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Families & History of Deal & Walmer

Jetties & Piers2019-04-14T17:13:06+00:00

Jetties and Piers

When George 11 arrived from Hanover in 1740 George Carr,  Deal’s Collector of Customs, drove his chaise into the sea and alongside the barge that was bringing the King ashore in an effort to prevent the Royal feet from getting wet! The King apparently later complained to the Mayor, Josiah Lane, that a landing stage was needed. 

Josiah Lane soon organised the building of a wooden jetty going out into the sea from opposite Coppin Street. It was then used by passengers and crews as they left or joined their ships that were anchored in the Downs. A storm in 1758 brought down the jetty which was never rebuilt.

Deal’s first pier was built in 1838 when the Deal Pier Company purchased a plot of land near the Royal Hotel. Engineer Sir John Rennie was commissioned but sufficient funds were not raised and this new wooden pier was left partially built so it soon became an eyesore and a danger to shipping. Then in 1857, like its predecessor, it too was lost to a storm.

The Opening of Deal Pier -from an old print

Edward Hayward , the proprietor and editor of the newly founded Deal, Walmer & Sandwich Telegram, supported the building of a new pier so he used his newspaper to campaign for its building. By 1861 The Deal and Walmer Pier Company was formed and work on this new pier finally began in 1863 with the driving in of the first pile by MP Edward Knatchbull-Hugesson.

When completed Deal’s new iron pier was a 1000ft long with seating right along its length it even had lanterns for nighttime illumination. Visitors arriving or leaving by sea could have their luggage taken along the pier by a tramway that was also used for the movement of goods. Then like now there was a fishing deck and at the end, there was a cafe and a concert hall.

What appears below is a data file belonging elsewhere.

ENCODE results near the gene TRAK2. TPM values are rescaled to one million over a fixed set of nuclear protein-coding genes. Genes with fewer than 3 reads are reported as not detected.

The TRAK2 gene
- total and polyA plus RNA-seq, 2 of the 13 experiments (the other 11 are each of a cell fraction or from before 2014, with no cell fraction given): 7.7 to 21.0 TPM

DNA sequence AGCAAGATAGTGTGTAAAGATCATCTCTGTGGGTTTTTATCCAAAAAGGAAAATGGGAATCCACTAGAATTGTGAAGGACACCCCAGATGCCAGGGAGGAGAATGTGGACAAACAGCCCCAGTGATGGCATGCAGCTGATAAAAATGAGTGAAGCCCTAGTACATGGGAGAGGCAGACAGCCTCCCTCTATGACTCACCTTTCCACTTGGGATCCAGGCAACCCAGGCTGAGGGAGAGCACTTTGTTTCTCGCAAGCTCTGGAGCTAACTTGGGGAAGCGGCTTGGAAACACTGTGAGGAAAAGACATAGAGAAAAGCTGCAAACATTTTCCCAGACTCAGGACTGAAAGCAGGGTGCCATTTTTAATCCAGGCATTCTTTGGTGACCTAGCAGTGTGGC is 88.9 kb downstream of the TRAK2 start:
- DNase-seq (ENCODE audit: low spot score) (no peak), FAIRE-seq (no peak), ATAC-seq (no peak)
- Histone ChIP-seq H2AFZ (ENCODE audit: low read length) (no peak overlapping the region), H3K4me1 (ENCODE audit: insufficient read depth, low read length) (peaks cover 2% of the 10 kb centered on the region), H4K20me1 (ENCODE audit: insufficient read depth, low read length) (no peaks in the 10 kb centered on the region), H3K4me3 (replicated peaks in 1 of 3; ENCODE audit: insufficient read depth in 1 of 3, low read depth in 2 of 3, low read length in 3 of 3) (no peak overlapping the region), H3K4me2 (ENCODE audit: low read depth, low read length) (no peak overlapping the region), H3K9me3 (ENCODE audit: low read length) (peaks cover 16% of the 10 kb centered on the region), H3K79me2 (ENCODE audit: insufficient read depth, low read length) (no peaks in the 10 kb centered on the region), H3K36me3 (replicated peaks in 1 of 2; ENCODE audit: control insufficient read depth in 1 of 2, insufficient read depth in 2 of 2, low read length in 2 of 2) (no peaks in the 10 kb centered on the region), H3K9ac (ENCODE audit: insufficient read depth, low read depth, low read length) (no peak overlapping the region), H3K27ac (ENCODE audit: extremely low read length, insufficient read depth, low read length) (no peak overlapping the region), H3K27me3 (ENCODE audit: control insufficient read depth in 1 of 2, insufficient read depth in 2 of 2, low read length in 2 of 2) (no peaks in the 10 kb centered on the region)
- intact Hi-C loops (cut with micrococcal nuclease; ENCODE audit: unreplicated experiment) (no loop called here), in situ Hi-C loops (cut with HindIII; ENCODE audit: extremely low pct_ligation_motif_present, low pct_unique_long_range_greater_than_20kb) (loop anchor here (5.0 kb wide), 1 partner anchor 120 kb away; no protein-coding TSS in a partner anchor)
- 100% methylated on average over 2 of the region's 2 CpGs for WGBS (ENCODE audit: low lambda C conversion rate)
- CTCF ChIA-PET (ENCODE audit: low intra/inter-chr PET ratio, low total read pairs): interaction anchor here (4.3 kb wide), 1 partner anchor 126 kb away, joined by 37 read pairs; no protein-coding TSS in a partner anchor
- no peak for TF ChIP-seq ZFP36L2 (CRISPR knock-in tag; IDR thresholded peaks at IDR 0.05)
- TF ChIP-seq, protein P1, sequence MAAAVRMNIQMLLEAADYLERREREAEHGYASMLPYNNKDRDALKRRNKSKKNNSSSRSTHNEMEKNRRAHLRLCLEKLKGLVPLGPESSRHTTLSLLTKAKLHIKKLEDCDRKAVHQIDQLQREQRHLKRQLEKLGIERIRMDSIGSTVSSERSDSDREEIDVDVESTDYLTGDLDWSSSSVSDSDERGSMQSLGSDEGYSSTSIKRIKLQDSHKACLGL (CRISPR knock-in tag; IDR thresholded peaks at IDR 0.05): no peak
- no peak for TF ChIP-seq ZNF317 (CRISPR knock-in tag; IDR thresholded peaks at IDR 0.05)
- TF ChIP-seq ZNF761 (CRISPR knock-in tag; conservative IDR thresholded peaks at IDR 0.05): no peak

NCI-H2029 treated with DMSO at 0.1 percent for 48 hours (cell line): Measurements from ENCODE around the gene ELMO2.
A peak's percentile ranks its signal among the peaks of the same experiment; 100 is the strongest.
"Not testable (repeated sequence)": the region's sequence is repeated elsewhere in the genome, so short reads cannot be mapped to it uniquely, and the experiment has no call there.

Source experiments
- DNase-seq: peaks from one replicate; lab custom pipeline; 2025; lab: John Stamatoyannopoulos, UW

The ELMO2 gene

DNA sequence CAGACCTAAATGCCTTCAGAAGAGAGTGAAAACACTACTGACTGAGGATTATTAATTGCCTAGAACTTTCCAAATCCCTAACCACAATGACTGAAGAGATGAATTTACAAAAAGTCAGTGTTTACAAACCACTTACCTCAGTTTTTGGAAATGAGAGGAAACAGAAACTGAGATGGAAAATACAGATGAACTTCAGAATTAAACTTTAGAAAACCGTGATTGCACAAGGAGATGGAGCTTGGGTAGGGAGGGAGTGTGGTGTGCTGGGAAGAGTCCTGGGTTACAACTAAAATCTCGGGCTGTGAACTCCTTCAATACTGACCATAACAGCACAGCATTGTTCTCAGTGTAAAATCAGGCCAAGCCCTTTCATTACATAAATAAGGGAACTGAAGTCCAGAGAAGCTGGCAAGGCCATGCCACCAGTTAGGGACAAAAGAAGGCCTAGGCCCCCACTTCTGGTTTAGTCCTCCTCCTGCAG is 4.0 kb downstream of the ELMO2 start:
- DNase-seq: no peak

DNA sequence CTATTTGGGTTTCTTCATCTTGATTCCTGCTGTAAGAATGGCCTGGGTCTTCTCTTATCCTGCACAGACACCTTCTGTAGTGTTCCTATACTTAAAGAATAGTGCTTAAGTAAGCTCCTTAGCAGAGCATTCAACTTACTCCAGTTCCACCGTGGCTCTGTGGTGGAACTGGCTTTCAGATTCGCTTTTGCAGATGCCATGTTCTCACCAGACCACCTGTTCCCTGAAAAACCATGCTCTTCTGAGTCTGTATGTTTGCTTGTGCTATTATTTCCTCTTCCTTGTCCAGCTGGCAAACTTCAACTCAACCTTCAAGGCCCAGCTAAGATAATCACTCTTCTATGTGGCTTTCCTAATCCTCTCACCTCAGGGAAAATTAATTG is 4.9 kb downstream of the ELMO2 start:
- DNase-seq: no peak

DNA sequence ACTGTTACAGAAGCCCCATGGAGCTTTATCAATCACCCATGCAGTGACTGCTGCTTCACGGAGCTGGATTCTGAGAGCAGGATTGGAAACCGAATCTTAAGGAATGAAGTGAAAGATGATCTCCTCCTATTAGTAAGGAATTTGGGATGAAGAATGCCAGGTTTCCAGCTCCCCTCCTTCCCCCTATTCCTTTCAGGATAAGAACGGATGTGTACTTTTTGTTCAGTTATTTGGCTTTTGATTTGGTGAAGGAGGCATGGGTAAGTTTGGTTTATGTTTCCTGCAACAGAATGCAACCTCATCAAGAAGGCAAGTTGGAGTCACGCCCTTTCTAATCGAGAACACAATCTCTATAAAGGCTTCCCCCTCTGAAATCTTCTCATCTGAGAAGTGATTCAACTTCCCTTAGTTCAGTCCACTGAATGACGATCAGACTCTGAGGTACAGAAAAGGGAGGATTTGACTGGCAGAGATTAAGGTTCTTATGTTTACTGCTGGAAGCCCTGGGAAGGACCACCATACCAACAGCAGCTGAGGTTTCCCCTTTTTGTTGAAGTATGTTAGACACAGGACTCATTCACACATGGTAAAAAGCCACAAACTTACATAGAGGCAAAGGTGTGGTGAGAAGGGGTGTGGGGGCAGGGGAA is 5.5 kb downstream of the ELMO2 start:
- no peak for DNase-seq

The Pier had two opening ceremonies the first was by Mayor W.M.Cavell in July 1864 when he formally opened the nearly completed pier.

The second was a grand opening in November 1864 when, with the band of the Royal Marines, the town’s people, troops from the barracks and the town’s dignitaries paraded through the streets. On reaching the pier Mrs Knatchbull-Hugesson seated on a specially decorated tramway truck and was drawn by workmen to the pierhead where, with a short speech, she declared it open.

Tolls were charged for entering onto the pier as were tariffs levied on goods entering and leaving it. Laidlaw and Son the piers contractors took over the management of the pier until 1920 when Deal Borough Council purchased it.

Some local boatmen though thought the pier a danger to shipping. In 1871 the lugger Reform was pulled into the pier by a storm when it was attempting to launch in answer to a distress signal. Eight of its eleven crew were lost. Two other vessels, Merle and Alliance,  were to hit the pier. Then in 1940 a Dutch ship Nora, after hitting a drifting magnetic mine blowing a hole into her, was dragged upon Deal beach until a rising flood tide lifted and crashed her into the pier leaving it in two pieces.

On the whole and up until Nora hit the pier it was much appreciated by the townspeople and it’s visitors.

The present pier was opened by the Duke of Edinburgh on 19 November 1957. Just as with the former pier the band of the Royal Marines local people and dignitaries attended the ceremony.  

Constructed of reinforced concrete it too is 1000ft long, with seating along its length and landing and fishing decks at its end as well as a cafe but, unlike its forerunner there are no entry tolls to pay, so everyone is free to walk along and enjoy the fresh air and the view of Deal and Walmer gained from it.

Sources and further reading:
http://www.dealpier.uk/history.html